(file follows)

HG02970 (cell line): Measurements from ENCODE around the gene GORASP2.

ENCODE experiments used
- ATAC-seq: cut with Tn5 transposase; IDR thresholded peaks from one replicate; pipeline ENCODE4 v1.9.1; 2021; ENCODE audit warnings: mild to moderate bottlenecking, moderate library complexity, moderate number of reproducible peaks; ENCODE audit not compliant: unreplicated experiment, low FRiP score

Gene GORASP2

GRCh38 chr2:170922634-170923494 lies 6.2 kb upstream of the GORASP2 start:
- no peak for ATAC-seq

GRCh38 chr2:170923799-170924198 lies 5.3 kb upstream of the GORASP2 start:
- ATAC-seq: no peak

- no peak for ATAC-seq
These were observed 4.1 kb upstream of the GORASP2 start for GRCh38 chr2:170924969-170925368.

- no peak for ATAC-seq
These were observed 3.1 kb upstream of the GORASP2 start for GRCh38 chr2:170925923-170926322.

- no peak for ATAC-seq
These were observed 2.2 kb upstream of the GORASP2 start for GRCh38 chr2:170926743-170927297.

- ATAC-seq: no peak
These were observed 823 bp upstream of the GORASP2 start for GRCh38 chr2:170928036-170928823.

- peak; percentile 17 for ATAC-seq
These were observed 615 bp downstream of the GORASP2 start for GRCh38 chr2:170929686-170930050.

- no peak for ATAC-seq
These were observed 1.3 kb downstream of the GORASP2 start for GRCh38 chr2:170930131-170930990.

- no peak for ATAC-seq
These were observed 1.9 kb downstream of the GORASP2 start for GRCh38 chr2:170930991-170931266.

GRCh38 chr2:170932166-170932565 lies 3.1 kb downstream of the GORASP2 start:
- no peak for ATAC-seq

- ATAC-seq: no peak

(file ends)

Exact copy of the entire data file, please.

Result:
HG02970 (cell line): Measurements from ENCODE around the gene GORASP2.

ENCODE experiments used
- ATAC-seq: cut with Tn5 transposase; IDR thresholded peaks from one replicate; pipeline ENCODE4 v1.9.1; 2021; ENCODE audit warnings: mild to moderate bottlenecking, moderate library complexity, moderate number of reproducible peaks; ENCODE audit not compliant: unreplicated experiment, low FRiP score

Gene GORASP2

GRCh38 chr2:170922634-170923494 lies 6.2 kb upstream of the GORASP2 start:
- no peak for ATAC-seq

GRCh38 chr2:170923799-170924198 lies 5.3 kb upstream of the GORASP2 start:
- ATAC-seq: no peak

- no peak for ATAC-seq
These were observed 4.1 kb upstream of the GORASP2 start for GRCh38 chr2:170924969-170925368.

- no peak for ATAC-seq
These were observed 3.1 kb upstream of the GORASP2 start for GRCh38 chr2:170925923-170926322.

- no peak for ATAC-seq
These were observed 2.2 kb upstream of the GORASP2 start for GRCh38 chr2:170926743-170927297.

- ATAC-seq: no peak
These were observed 823 bp upstream of the GORASP2 start for GRCh38 chr2:170928036-170928823.

- peak; percentile 17 for ATAC-seq
These were observed 615 bp downstream of the GORASP2 start for GRCh38 chr2:170929686-170930050.

- no peak for ATAC-seq
These were observed 1.3 kb downstream of the GORASP2 start for GRCh38 chr2:170930131-170930990.

- no peak for ATAC-seq
These were observed 1.9 kb downstream of the GORASP2 start for GRCh38 chr2:170930991-170931266.

GRCh38 chr2:170932166-170932565 lies 3.1 kb downstream of the GORASP2 start:
- no peak for ATAC-seq

- ATAC-seq: no peak